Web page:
Counseling and Human Services

Degree Name

Doctor of Philosophy (PhD)

Date of Award




Degree Level



Proquest Document ID





St. Mary's University

Document Type


First Advisor

Dan Ratliff


Commercial content moderators (CCM) review and remove controversial content from social media platforms, leading to potentially adverse mental health effects through secondary trauma exposure. Due to the problematic nature of their work, a U.S. based company hired mental health clinicians to design and instruct a resiliency program, developed based upon the psychological resilience literature. Regrettably, there is scarce peer-reviewed literature providing guidelines for best practices in program development or evaluations specific to this population to evaluate the program’s effectiveness. Therefore, this study investigated whether the resiliency program provided to CCM workers predicted resilience and well-being outcomes by use of the 10-item Connor-Davidson Resilience Scale (CD-RISC 10) and the Professional Quality of Life Scale (ProQOL) when compared to a control group. Furthermore, whether increases in the frequency of attendance by mandating weekly training would increase resilience and well-being. The analyses consisted of two historical data sets with 497 teammates in data set one and 361 in data set two. Results found significant predictors for resilience when comparing subjects offered training to those withheld from instruction. The employee’s age was found to predict resilience and well-being, increasing as subjects age. Lamentably, across all analyses, small effect sizes were found, indicating that additional factors were stronger predictors in the variation of scores. Results of the CD-RISC 10 and the ProQOL found no significant differences between periods before and following mandated attendance, aligning with prior research that increased training does not correlate within increased well-being or resilience.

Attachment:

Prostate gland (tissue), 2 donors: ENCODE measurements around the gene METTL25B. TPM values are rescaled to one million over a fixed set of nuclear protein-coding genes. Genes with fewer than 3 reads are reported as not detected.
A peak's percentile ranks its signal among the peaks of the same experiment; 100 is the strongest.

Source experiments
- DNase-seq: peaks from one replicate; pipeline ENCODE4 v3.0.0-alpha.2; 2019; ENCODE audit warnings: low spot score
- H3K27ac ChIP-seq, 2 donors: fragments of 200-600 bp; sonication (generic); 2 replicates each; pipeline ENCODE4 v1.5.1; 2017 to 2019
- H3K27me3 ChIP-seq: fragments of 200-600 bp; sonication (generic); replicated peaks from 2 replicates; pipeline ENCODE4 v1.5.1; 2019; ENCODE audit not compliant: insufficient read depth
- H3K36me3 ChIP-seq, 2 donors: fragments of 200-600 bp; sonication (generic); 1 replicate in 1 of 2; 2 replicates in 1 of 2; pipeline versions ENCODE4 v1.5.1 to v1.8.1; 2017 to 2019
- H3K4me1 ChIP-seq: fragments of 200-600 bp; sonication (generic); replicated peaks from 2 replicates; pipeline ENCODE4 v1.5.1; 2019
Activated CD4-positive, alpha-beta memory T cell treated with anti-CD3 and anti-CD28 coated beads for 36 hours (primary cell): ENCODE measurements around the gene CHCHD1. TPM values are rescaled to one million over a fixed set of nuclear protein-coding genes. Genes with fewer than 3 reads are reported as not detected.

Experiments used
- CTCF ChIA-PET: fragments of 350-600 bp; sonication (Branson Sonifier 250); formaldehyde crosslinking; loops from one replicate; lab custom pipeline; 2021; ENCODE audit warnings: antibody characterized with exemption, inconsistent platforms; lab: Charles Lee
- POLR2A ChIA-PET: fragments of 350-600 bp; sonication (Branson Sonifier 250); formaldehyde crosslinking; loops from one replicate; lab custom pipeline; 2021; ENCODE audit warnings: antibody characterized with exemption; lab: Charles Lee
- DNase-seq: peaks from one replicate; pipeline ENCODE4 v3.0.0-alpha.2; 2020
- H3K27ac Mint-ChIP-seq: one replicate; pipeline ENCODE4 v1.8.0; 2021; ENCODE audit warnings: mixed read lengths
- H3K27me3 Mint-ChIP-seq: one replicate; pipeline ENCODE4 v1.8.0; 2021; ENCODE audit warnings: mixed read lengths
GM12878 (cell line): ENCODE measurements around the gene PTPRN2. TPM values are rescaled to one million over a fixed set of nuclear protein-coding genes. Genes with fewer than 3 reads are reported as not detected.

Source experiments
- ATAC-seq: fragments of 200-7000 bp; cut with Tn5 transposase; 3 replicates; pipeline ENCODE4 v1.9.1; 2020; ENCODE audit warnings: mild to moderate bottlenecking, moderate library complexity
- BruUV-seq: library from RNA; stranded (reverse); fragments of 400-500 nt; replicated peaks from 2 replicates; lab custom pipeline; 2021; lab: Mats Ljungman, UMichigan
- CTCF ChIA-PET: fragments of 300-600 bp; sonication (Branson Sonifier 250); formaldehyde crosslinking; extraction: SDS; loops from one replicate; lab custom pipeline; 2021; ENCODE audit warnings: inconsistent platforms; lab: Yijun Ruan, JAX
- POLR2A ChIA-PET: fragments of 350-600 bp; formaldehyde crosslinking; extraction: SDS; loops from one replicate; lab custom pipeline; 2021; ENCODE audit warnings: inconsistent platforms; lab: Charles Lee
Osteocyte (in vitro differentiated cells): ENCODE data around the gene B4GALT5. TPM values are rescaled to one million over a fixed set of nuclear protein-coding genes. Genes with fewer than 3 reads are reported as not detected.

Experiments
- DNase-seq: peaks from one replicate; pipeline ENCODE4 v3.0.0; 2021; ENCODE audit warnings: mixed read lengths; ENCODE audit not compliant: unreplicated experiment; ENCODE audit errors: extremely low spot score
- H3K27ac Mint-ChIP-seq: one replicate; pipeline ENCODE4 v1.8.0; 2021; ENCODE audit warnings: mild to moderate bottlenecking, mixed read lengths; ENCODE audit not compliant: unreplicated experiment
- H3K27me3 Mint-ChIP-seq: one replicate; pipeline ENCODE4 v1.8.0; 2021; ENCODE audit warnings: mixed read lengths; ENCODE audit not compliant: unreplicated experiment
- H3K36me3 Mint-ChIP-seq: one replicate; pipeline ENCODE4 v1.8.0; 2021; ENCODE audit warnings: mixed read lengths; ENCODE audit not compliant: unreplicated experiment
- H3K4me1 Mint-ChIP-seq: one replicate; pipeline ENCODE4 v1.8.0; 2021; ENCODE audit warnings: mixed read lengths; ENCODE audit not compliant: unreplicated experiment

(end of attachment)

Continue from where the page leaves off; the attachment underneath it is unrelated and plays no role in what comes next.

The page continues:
Creative Commons License

Creative Commons Attribution-NonCommercial 4.0 International License
This work is licensed under a Creative Commons Attribution-NonCommercial 4.0 International License